1) A range of frequencies, often identified by the center frequency of the range. 2) A group of musicians playing together.
A device, circuit or plug-in that allows a narrow band of frequencies to pass through the circuit, rejecting or attenuating frequencies that are either higher or lower than the specified range.
A device, circuit or plug-in that attenuates a narrow band of frequencies in the signal, allowing frequencies outside the band to pass. The exact opposite of a band pass filter.
(Sometimes abbreviated “Track“) A mixdown of a song minus the lead vocal and/or background vocals. In other words, a mixed track containing only the instrumental parts of the song.
In signal processing, bandwidth refers to the usable frequency range of a communication channel, measured by the difference between the device’s highest and lowest usable frequencies.
1) A collection of sound patches, sequencer data and/or operating parameters of a synthesizer’s generators and modifiers in memory. 2) A group of sound modules as a unit.
In music notation, bar is another term for measure—a specified period of time containing a certain number of beats, and marked by bar lines on each side of the written measure.
A microphone placement technique in which a microphone is placed close to a reflective surface. When done correctly, barrier miking ensures that both the direct and reflected sounds reach the microphone simultaneously, preventing phase cancellation between the two.
The first audio recording session for recording the basic tracks that serve as the song’s foundation (for example, the drums and bass).
The lower range of audio frequencies up to approximately 250 Hz. A reference value.
A type of loudspeaker cabinet design in which a port (opening) in the speaker cabinet enhances bass frequencies. The principle is that the sound pressure generated by the back of the speaker cone inside the cabinet is routed out the port at the front of the cabinet, mixed with the sound coming from the front of the woofer. Changing the port size and position will greatly change the character of the low frequencies.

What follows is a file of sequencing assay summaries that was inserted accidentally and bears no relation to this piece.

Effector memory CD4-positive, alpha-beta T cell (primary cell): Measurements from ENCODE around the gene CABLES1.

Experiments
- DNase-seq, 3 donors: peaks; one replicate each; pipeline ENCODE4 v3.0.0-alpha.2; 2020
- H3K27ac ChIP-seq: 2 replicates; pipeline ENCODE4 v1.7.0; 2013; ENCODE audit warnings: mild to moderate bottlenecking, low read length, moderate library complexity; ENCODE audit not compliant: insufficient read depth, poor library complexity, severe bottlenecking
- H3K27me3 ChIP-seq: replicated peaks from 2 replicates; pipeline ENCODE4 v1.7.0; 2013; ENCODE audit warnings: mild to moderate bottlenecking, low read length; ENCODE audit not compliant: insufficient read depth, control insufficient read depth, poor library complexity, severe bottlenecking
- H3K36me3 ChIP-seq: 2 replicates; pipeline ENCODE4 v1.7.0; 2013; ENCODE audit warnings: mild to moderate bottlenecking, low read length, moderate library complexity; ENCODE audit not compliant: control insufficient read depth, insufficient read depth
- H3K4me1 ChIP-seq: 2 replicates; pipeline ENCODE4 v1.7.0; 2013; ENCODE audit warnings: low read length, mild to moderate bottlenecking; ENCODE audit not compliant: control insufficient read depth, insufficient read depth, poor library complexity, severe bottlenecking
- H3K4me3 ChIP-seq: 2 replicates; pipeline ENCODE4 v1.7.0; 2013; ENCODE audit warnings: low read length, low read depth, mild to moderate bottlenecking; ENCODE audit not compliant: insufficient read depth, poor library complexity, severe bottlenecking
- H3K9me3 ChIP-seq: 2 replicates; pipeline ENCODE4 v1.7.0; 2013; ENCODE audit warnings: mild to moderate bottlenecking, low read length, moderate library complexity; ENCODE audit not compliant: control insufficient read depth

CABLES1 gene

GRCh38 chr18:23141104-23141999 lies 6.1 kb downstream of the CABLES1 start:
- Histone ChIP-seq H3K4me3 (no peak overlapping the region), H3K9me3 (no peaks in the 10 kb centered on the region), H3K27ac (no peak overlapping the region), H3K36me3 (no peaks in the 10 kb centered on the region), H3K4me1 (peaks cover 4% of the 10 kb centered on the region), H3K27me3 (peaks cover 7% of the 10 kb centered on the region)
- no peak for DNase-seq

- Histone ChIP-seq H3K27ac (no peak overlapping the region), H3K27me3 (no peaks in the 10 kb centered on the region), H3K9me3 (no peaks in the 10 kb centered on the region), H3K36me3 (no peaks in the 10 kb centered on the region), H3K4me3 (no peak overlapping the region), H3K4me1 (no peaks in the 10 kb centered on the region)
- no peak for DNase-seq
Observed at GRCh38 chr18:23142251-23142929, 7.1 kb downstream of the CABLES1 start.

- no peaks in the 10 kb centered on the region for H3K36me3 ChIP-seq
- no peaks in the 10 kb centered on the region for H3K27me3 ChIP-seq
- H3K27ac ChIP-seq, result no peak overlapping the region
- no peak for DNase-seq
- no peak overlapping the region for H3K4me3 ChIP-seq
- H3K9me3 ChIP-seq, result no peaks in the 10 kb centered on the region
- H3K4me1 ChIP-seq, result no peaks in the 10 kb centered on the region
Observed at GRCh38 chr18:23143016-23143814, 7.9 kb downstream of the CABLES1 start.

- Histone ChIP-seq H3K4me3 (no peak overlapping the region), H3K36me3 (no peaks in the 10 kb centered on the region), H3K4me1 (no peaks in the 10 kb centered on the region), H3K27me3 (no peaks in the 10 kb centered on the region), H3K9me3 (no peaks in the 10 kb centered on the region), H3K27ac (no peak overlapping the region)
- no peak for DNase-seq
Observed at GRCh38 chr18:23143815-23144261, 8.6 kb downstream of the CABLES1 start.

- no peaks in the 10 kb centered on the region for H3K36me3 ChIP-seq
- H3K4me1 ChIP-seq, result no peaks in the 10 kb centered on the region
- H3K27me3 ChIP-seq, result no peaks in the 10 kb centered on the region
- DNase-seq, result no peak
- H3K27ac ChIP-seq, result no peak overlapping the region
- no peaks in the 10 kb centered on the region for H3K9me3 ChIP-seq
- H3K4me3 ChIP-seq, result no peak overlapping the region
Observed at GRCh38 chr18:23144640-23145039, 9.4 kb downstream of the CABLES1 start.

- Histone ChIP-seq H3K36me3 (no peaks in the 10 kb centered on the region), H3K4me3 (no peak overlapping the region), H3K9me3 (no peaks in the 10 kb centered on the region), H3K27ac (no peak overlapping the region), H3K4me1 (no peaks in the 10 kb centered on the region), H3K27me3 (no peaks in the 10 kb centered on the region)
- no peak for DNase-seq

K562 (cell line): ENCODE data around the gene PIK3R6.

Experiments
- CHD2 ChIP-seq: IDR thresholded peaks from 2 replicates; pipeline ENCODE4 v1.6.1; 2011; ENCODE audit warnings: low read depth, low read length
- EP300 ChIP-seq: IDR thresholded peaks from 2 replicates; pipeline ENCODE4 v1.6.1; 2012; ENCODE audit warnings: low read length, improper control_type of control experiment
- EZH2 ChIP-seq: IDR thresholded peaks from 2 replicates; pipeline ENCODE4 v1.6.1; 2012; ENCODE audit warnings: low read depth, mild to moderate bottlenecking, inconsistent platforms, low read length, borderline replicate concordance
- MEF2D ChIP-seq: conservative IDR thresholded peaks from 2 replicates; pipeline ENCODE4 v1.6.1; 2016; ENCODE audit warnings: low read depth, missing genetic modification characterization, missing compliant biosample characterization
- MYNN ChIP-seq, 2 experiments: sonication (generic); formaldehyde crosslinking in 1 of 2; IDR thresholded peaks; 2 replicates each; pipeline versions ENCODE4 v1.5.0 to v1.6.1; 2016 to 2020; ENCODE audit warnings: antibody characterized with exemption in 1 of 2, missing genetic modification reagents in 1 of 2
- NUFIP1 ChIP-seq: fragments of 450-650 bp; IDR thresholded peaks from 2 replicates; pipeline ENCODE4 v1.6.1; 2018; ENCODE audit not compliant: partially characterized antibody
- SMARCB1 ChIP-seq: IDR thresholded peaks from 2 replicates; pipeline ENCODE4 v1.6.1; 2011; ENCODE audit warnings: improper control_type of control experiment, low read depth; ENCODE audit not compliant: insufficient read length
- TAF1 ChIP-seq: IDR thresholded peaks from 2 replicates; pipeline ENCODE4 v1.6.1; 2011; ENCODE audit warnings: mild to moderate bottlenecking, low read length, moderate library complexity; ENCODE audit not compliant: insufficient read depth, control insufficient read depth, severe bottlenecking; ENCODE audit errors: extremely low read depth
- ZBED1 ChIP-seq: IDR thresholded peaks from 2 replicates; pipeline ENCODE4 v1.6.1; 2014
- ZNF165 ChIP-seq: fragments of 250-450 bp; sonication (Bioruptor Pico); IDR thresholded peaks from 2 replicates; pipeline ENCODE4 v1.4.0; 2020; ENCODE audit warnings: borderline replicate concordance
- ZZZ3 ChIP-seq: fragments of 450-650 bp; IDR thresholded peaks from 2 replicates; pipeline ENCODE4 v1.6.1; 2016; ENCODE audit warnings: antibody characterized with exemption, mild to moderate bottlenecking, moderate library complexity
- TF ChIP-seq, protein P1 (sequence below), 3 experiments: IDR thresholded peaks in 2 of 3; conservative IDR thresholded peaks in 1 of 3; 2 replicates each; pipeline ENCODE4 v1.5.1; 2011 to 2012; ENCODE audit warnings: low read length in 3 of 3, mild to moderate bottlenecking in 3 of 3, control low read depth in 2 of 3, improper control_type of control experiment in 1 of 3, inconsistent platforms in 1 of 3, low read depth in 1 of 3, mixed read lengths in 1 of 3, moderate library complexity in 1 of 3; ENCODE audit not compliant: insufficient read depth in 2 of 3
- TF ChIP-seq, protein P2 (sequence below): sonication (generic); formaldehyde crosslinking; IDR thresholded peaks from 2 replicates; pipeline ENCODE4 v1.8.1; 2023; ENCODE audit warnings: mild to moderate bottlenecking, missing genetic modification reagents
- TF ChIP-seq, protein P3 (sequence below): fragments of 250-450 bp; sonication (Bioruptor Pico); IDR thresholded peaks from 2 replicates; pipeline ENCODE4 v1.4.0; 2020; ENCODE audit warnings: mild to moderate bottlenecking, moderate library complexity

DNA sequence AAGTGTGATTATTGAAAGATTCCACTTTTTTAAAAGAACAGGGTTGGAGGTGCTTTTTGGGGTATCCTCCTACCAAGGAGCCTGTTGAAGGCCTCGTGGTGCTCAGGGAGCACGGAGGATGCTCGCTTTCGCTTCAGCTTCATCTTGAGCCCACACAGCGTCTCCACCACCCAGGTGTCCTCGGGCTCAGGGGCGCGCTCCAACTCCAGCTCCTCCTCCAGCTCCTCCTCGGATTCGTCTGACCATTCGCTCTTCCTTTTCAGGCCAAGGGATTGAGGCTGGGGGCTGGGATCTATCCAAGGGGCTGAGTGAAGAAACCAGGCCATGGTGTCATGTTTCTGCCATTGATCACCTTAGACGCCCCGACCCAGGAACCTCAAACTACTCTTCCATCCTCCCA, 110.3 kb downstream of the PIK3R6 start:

A phenomenon found in loudspeakers in which higher frequencies are projected straight out of the loudspeaker, rather than dispersing along with the lower frequencies. When you stand on-axis in front of the speaker, it sounds as though it is only reproducing the high frequencies, rather than the mids or lows. This phenomenon is alleviated by routing the high frequncies through horns in the loudspeaker.
1) The steady, even pulse in music. 2) The action of two sounds or audio signals of slightly different frequency interfering with one another and causing periodic increases and decreases in volume, heard to the ear as “beats.”
The process of adjusting the tempo variations in a recorded piece of music to fit the set tempo of the project. In a DAW, this is done using time stretching tools and cuts to synchronize the transients to the appropriate tempo markers. This technique is often used, for example, to reconcile a drum or bass performance that was recorded without a click track.
A technique predominantly used by DJs to synchronize the tempos of two recorded tracks, generally through the use of time stretching and pitch shifting tools, to create a seamless transition from one song into another.